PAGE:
How Is Flexible Working Reshaping Australia’s Commercial Spaces?

The priorities of the millennial workforce are focused around flexibility and mobility. While working

How much should workflow influence commercial design?

One of the key characteristics of the millennial workforce is its focus on flexibility. Not only in working hours, but in roles, tasks and progression opportunities. It’s the “more is more” mentality writ large across an entire generation, resulting in a workforce that wants to devour every task and do so at its own pace.

This is a massive break from the traditional nine-to-five routine, and it’s an ethos that’s here to stay – and our workplace design needs to be reflecting this better. How can you make it happen?

1) Comfort over ergonomics

Ergonomics is no longer the priority for many office spaces – comfort is. Technology has enabled employees the world over to get tasks done from home, while in transit, and even when they are out of the country. The impacts on workplace design are twofold – people are able to get work done in environments that aren’t geared solely towards efficiency; and offices can become sites of collaboration and consultancy.

What kind of office design best reflects flexible working mentalities?

This means commercial fitouts have some leeway to focus on comfort first and efficiency second. More open seating spaces, fewer isolated desks. Bring people together and keep them comfortable – today’s workforce can make the rest happen.

2) Embracing the work-life boundary blur

Another impact of an increasingly mobile workforce is the blurring of lines in people’s work-life balance. We work from home, and bring a lot more social and cultural activity into the office in return.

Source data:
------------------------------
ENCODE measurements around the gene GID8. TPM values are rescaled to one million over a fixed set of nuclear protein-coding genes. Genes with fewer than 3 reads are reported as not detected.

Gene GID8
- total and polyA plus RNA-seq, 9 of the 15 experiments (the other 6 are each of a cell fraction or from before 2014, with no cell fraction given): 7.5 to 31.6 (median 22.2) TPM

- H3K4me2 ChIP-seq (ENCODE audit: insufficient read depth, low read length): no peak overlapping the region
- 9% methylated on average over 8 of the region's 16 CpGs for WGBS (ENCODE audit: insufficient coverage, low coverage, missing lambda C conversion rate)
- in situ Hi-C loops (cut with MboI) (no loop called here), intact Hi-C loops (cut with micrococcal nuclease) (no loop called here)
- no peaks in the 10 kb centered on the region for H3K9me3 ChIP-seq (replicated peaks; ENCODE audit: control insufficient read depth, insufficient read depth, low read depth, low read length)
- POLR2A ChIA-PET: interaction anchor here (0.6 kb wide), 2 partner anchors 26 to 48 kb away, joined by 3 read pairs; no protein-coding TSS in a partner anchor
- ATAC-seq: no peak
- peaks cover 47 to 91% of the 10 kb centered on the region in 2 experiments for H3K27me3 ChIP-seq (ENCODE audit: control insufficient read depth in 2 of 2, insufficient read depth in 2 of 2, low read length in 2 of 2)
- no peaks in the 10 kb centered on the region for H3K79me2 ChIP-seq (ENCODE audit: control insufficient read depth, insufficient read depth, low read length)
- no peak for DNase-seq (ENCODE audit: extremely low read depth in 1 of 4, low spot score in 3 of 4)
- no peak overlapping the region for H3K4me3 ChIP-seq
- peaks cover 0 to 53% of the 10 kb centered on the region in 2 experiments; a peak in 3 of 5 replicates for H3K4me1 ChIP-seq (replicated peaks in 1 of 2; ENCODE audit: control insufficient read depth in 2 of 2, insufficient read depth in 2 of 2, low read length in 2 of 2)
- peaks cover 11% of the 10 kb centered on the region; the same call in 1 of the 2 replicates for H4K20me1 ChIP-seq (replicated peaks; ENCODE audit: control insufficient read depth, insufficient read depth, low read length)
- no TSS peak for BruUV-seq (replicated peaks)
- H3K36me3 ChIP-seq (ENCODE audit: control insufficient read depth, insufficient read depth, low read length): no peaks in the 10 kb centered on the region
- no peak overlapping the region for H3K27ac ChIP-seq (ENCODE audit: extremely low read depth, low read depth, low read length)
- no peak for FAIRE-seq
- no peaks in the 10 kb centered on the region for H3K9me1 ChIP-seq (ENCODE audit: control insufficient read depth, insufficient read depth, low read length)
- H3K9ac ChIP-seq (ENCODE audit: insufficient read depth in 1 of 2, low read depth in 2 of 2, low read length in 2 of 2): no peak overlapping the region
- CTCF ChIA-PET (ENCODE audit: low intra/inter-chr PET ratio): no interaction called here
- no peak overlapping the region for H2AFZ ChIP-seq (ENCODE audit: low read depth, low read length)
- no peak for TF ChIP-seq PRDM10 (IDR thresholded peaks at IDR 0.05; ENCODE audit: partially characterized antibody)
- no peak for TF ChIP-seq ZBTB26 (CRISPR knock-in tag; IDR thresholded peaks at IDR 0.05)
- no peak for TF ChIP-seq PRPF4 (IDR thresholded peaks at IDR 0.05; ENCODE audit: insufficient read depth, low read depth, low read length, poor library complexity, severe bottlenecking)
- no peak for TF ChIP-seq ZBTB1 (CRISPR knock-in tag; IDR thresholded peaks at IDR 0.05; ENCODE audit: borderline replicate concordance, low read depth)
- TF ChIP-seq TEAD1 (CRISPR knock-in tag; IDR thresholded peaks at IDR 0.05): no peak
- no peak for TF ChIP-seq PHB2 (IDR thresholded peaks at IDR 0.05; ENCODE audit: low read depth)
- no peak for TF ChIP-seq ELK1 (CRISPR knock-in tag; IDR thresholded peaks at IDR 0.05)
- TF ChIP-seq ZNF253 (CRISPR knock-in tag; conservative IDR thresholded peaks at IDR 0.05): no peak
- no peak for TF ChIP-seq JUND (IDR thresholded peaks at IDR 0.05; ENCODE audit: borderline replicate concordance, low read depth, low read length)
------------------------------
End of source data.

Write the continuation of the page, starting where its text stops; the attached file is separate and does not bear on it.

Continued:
It means the commercial spaces of today go beyond working environments, becoming areas where people need to feel at home just as much as they feel productive. Research from Knight Frank suggests that “home-like environments” and multiple different working zones, each tailored to a different mood or activity level, can go a long way to matching the flexibility in our workforce.

3) Design for transparency

PwC’s ‘Workforce of the Future’ report delivers a number of takeaways for businesses looking to evolve, and a key lesson is building transparency. By establishing clear narratives for your organisation and every individual within it, you give people a sense of purpose and a tangible reason to continue working.

Does workplace design need to reflect the needs of the millennial generation?

It’s a critical move for an increasingly flexible workforce that sees new opportunities everywhere. In terms of commercial design, transparency is easy to build. Remove hierarchical fitouts that hide executives behind closed doors, and opt for glass and open-plan spaces.

Flexibility is the name of the game for most Australian businesses at this point. By embracing that mobility in your commercial design approach, you create a space that future employees will love. When you’re ready to create yours, get in touch with the team at Innova.